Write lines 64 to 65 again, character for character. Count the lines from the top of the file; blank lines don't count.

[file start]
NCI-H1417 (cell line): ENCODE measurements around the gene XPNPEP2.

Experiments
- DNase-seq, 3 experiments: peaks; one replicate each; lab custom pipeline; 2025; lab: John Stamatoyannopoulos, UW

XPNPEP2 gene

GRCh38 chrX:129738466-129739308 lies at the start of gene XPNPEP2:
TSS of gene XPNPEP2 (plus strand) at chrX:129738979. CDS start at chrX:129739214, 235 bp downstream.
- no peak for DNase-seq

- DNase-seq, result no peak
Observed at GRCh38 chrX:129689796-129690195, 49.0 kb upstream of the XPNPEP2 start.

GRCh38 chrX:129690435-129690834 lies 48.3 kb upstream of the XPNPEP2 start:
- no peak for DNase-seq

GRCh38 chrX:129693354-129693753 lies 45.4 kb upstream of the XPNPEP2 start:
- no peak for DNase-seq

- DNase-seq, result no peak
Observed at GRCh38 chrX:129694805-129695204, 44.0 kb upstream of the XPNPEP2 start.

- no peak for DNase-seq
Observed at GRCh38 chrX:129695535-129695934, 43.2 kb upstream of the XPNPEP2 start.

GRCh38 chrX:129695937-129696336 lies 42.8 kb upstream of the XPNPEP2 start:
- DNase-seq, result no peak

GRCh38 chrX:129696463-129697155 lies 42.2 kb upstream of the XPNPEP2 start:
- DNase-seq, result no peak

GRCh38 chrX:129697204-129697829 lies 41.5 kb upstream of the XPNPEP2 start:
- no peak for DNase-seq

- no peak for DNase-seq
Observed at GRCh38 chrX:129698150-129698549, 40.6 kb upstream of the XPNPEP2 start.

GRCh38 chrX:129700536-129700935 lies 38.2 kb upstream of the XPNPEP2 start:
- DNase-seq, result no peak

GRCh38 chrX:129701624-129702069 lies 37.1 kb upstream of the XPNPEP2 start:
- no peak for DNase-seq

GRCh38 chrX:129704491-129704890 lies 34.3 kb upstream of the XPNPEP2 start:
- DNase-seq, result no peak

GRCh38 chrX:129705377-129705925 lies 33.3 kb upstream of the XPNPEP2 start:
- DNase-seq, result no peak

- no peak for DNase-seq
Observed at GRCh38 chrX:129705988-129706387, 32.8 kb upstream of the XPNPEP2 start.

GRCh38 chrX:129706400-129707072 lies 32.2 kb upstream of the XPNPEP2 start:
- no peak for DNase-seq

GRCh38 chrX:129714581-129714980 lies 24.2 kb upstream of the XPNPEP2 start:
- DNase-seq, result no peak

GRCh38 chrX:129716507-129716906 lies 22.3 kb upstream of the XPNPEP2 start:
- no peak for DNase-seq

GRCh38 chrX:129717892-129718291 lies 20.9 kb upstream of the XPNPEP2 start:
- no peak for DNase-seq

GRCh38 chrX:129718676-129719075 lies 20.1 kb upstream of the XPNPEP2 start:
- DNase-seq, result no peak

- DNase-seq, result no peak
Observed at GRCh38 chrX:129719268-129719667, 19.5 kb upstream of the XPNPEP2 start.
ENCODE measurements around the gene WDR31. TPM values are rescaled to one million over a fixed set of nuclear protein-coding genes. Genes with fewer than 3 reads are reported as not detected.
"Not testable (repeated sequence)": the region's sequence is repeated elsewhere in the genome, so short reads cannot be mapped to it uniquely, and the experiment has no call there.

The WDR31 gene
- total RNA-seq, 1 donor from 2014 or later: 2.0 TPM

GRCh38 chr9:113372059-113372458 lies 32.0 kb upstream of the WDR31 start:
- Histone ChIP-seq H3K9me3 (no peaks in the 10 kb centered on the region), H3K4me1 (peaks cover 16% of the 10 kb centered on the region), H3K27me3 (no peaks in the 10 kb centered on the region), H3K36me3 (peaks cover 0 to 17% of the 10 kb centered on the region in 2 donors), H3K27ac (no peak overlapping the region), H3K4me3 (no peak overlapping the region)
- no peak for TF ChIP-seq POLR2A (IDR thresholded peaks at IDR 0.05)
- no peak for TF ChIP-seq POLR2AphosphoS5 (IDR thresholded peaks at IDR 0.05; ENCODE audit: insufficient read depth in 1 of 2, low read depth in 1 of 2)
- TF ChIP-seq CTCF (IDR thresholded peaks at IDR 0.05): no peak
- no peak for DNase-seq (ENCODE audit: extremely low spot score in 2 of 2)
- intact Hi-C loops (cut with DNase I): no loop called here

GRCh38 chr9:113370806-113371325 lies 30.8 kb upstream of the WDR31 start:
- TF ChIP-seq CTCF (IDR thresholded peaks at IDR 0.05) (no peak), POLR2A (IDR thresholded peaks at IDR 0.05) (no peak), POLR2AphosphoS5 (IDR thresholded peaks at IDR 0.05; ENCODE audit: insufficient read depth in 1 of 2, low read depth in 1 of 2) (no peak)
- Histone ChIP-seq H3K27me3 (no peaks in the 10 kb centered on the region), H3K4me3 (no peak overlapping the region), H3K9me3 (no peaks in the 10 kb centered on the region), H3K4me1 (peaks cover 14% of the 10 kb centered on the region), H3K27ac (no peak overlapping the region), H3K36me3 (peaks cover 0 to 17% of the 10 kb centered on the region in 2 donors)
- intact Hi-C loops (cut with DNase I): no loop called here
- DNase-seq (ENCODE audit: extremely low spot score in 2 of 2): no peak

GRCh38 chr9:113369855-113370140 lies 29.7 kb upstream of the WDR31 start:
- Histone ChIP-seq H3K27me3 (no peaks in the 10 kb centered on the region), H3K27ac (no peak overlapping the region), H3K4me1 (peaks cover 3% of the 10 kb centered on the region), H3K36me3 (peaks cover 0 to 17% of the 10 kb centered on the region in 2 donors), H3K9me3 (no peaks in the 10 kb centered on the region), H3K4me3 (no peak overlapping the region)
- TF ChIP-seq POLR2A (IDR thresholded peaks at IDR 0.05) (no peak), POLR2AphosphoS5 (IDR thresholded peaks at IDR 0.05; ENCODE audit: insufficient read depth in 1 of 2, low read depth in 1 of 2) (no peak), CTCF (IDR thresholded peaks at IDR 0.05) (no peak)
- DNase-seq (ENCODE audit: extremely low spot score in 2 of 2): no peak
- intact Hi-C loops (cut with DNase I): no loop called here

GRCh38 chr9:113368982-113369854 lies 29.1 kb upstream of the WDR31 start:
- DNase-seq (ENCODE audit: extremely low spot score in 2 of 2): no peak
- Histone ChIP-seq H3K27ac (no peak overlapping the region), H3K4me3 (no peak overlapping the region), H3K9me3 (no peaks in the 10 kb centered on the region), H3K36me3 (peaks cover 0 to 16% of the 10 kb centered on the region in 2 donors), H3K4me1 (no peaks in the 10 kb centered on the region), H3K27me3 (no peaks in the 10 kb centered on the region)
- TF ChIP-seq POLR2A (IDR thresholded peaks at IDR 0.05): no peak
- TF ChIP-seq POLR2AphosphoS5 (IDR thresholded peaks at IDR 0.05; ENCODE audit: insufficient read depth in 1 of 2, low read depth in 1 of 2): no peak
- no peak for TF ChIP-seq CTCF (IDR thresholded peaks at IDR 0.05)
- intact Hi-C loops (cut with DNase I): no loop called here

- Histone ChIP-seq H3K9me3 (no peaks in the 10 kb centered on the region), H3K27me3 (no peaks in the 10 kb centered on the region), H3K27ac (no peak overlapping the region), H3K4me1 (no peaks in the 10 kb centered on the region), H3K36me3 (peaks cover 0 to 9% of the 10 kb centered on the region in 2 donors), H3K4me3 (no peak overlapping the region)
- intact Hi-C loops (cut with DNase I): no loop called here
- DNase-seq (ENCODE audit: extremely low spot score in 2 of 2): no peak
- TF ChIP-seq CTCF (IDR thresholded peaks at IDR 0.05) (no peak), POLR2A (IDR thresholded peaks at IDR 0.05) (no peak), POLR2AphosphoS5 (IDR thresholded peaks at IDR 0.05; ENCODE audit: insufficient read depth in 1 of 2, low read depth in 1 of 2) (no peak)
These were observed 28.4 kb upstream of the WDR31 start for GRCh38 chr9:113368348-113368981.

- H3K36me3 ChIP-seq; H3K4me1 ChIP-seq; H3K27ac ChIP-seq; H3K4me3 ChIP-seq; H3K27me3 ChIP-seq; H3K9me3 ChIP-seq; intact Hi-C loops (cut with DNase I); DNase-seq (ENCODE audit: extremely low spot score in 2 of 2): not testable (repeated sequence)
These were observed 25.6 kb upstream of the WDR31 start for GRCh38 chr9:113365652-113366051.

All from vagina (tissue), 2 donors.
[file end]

GRCh38 chr9:113369855-113370140 lies 29.7 kb upstream of the WDR31 start:
- Histone ChIP-seq H3K27me3 (no peaks in the 10 kb centered on the region), H3K27ac (no peak overlapping the region), H3K4me1 (peaks cover 3% of the 10 kb centered on the region), H3K36me3 (peaks cover 0 to 17% of the 10 kb centered on the region in 2 donors), H3K9me3 (no peaks in the 10 kb centered on the region), H3K4me3 (no peak overlapping the region)